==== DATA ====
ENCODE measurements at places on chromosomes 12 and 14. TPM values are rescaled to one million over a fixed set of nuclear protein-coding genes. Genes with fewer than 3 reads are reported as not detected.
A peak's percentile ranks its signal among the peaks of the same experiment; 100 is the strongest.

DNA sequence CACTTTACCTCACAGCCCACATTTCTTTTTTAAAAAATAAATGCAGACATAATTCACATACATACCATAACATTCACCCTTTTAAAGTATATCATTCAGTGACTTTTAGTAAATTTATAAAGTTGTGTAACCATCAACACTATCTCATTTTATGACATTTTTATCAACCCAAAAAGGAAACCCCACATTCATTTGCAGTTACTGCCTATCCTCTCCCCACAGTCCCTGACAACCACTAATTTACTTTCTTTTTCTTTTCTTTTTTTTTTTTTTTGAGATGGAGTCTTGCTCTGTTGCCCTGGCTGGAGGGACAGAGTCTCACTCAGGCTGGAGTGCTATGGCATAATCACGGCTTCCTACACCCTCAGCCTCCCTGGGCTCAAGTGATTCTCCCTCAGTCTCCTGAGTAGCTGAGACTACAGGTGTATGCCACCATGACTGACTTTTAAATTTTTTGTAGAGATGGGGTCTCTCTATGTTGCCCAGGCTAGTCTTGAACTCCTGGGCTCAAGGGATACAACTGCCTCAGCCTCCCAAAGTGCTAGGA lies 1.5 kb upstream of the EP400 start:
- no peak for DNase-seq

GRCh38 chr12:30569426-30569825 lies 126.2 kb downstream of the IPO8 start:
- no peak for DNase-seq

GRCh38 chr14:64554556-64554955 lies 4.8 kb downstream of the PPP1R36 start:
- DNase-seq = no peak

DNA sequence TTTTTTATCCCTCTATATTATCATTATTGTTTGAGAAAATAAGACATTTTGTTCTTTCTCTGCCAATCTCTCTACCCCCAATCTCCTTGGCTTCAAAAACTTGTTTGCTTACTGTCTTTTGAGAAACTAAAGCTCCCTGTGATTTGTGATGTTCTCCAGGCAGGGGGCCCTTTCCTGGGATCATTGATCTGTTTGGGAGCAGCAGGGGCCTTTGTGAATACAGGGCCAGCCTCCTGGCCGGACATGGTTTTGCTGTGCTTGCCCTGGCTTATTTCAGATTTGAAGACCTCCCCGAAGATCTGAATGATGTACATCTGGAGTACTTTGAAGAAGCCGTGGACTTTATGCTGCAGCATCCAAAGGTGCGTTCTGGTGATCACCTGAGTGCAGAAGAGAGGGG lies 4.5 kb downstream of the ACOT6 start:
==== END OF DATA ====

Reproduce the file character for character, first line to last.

ENCODE measurements at places on chromosomes 12 and 14. TPM values are rescaled to one million over a fixed set of nuclear protein-coding genes. Genes with fewer than 3 reads are reported as not detected.
A peak's percentile ranks its signal among the peaks of the same experiment; 100 is the strongest.

DNA sequence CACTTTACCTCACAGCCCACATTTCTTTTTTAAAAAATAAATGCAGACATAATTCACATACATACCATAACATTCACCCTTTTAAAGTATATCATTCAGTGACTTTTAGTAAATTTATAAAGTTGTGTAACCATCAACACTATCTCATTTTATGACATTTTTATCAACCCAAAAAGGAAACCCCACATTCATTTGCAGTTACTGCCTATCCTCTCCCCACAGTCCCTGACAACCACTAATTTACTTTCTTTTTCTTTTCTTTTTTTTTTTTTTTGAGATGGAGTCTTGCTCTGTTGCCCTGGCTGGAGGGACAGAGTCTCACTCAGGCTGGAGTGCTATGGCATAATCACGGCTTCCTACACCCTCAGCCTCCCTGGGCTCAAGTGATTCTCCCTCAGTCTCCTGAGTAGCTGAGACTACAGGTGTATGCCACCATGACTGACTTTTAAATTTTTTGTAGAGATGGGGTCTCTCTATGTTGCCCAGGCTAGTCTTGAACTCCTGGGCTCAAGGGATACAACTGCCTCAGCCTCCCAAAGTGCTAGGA lies 1.5 kb upstream of the EP400 start:
- no peak for DNase-seq

GRCh38 chr12:30569426-30569825 lies 126.2 kb downstream of the IPO8 start:
- no peak for DNase-seq

GRCh38 chr14:64554556-64554955 lies 4.8 kb downstream of the PPP1R36 start:
- DNase-seq = no peak

DNA sequence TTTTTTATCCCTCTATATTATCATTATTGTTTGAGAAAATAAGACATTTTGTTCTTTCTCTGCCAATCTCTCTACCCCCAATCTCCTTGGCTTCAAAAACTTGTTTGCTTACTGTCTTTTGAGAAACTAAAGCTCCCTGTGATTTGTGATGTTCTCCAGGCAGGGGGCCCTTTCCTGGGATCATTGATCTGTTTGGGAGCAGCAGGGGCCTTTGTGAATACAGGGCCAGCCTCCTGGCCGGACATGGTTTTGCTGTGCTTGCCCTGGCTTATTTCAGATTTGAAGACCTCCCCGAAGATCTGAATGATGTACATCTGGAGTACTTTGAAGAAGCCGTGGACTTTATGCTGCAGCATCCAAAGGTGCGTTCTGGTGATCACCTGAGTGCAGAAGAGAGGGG lies 4.5 kb downstream of the ACOT6 start: